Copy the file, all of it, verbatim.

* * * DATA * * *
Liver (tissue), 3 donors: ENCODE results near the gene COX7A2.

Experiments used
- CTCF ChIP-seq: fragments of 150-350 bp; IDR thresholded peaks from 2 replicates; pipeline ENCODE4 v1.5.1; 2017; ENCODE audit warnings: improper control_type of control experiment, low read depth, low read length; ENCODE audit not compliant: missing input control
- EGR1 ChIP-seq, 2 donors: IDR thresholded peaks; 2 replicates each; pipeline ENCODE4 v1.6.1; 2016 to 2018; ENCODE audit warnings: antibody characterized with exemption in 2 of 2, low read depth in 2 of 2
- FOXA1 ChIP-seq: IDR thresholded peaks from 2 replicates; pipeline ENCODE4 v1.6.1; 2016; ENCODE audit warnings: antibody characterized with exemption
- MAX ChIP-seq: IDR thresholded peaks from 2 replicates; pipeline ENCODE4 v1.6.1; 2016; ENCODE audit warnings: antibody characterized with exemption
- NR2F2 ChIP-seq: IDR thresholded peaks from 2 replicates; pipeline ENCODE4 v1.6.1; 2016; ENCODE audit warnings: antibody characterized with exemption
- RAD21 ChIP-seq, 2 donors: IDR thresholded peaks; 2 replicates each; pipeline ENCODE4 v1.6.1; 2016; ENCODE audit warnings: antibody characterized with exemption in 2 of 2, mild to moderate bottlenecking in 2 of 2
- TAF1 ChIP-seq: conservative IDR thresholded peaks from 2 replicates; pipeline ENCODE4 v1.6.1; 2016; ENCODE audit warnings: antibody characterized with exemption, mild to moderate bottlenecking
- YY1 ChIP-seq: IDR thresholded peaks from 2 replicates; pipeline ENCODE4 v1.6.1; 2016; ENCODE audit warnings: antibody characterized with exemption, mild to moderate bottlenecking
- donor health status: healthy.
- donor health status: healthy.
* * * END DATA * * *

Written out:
Liver (tissue), 3 donors: ENCODE results near the gene COX7A2.

Experiments used
- CTCF ChIP-seq: fragments of 150-350 bp; IDR thresholded peaks from 2 replicates; pipeline ENCODE4 v1.5.1; 2017; ENCODE audit warnings: improper control_type of control experiment, low read depth, low read length; ENCODE audit not compliant: missing input control
- EGR1 ChIP-seq, 2 donors: IDR thresholded peaks; 2 replicates each; pipeline ENCODE4 v1.6.1; 2016 to 2018; ENCODE audit warnings: antibody characterized with exemption in 2 of 2, low read depth in 2 of 2
- FOXA1 ChIP-seq: IDR thresholded peaks from 2 replicates; pipeline ENCODE4 v1.6.1; 2016; ENCODE audit warnings: antibody characterized with exemption
- MAX ChIP-seq: IDR thresholded peaks from 2 replicates; pipeline ENCODE4 v1.6.1; 2016; ENCODE audit warnings: antibody characterized with exemption
- NR2F2 ChIP-seq: IDR thresholded peaks from 2 replicates; pipeline ENCODE4 v1.6.1; 2016; ENCODE audit warnings: antibody characterized with exemption
- RAD21 ChIP-seq, 2 donors: IDR thresholded peaks; 2 replicates each; pipeline ENCODE4 v1.6.1; 2016; ENCODE audit warnings: antibody characterized with exemption in 2 of 2, mild to moderate bottlenecking in 2 of 2
- TAF1 ChIP-seq: conservative IDR thresholded peaks from 2 replicates; pipeline ENCODE4 v1.6.1; 2016; ENCODE audit warnings: antibody characterized with exemption, mild to moderate bottlenecking
- YY1 ChIP-seq: IDR thresholded peaks from 2 replicates; pipeline ENCODE4 v1.6.1; 2016; ENCODE audit warnings: antibody characterized with exemption, mild to moderate bottlenecking
- donor health status: healthy.
- donor health status: healthy.